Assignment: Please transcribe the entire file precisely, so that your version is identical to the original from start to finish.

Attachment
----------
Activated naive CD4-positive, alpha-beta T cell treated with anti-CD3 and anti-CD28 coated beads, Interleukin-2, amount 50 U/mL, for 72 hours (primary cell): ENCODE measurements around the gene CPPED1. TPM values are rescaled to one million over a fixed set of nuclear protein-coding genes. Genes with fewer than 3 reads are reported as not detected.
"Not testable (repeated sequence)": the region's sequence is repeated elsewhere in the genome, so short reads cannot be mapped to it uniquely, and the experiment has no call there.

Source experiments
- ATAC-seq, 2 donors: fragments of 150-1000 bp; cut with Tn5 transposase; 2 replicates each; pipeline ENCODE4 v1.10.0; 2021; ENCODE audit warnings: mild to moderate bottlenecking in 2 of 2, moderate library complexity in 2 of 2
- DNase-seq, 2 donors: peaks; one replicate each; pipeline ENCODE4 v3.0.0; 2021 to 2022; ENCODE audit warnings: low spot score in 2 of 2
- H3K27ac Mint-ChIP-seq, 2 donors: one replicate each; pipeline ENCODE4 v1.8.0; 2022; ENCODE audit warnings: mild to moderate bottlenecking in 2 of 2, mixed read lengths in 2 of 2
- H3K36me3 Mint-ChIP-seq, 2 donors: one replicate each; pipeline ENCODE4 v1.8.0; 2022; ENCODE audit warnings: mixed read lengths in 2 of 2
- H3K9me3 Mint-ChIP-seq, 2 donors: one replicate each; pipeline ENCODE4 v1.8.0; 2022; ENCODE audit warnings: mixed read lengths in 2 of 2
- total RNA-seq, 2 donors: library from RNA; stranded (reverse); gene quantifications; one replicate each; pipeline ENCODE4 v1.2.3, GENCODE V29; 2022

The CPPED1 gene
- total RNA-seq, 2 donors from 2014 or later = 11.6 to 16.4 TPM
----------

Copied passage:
Activated naive CD4-positive, alpha-beta T cell treated with anti-CD3 and anti-CD28 coated beads, Interleukin-2, amount 50 U/mL, for 72 hours (primary cell): ENCODE measurements around the gene CPPED1. TPM values are rescaled to one million over a fixed set of nuclear protein-coding genes. Genes with fewer than 3 reads are reported as not detected.
"Not testable (repeated sequence)": the region's sequence is repeated elsewhere in the genome, so short reads cannot be mapped to it uniquely, and the experiment has no call there.

Source experiments
- ATAC-seq, 2 donors: fragments of 150-1000 bp; cut with Tn5 transposase; 2 replicates each; pipeline ENCODE4 v1.10.0; 2021; ENCODE audit warnings: mild to moderate bottlenecking in 2 of 2, moderate library complexity in 2 of 2
- DNase-seq, 2 donors: peaks; one replicate each; pipeline ENCODE4 v3.0.0; 2021 to 2022; ENCODE audit warnings: low spot score in 2 of 2
- H3K27ac Mint-ChIP-seq, 2 donors: one replicate each; pipeline ENCODE4 v1.8.0; 2022; ENCODE audit warnings: mild to moderate bottlenecking in 2 of 2, mixed read lengths in 2 of 2
- H3K36me3 Mint-ChIP-seq, 2 donors: one replicate each; pipeline ENCODE4 v1.8.0; 2022; ENCODE audit warnings: mixed read lengths in 2 of 2
- H3K9me3 Mint-ChIP-seq, 2 donors: one replicate each; pipeline ENCODE4 v1.8.0; 2022; ENCODE audit warnings: mixed read lengths in 2 of 2
- total RNA-seq, 2 donors: library from RNA; stranded (reverse); gene quantifications; one replicate each; pipeline ENCODE4 v1.2.3, GENCODE V29; 2022

The CPPED1 gene
- total RNA-seq, 2 donors from 2014 or later = 11.6 to 16.4 TPM